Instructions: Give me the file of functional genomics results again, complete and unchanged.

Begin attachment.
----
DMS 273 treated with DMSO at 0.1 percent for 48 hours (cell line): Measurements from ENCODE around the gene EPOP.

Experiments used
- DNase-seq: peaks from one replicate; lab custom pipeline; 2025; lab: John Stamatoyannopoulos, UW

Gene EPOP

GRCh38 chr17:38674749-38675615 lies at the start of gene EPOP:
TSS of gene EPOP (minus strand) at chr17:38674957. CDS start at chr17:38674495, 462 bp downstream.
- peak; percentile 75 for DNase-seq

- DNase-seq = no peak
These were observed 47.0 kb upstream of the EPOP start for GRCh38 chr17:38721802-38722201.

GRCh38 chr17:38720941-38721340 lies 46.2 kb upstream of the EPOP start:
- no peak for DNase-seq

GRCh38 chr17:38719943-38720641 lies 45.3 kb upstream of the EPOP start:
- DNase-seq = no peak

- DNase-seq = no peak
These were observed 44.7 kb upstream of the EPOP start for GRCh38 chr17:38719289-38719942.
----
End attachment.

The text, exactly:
DMS 273 treated with DMSO at 0.1 percent for 48 hours (cell line): Measurements from ENCODE around the gene EPOP.

Experiments used
- DNase-seq: peaks from one replicate; lab custom pipeline; 2025; lab: John Stamatoyannopoulos, UW

Gene EPOP

GRCh38 chr17:38674749-38675615 lies at the start of gene EPOP:
TSS of gene EPOP (minus strand) at chr17:38674957. CDS start at chr17:38674495, 462 bp downstream.
- peak; percentile 75 for DNase-seq

- DNase-seq = no peak
These were observed 47.0 kb upstream of the EPOP start for GRCh38 chr17:38721802-38722201.

GRCh38 chr17:38720941-38721340 lies 46.2 kb upstream of the EPOP start:
- no peak for DNase-seq

GRCh38 chr17:38719943-38720641 lies 45.3 kb upstream of the EPOP start:
- DNase-seq = no peak

- DNase-seq = no peak
These were observed 44.7 kb upstream of the EPOP start for GRCh38 chr17:38719289-38719942.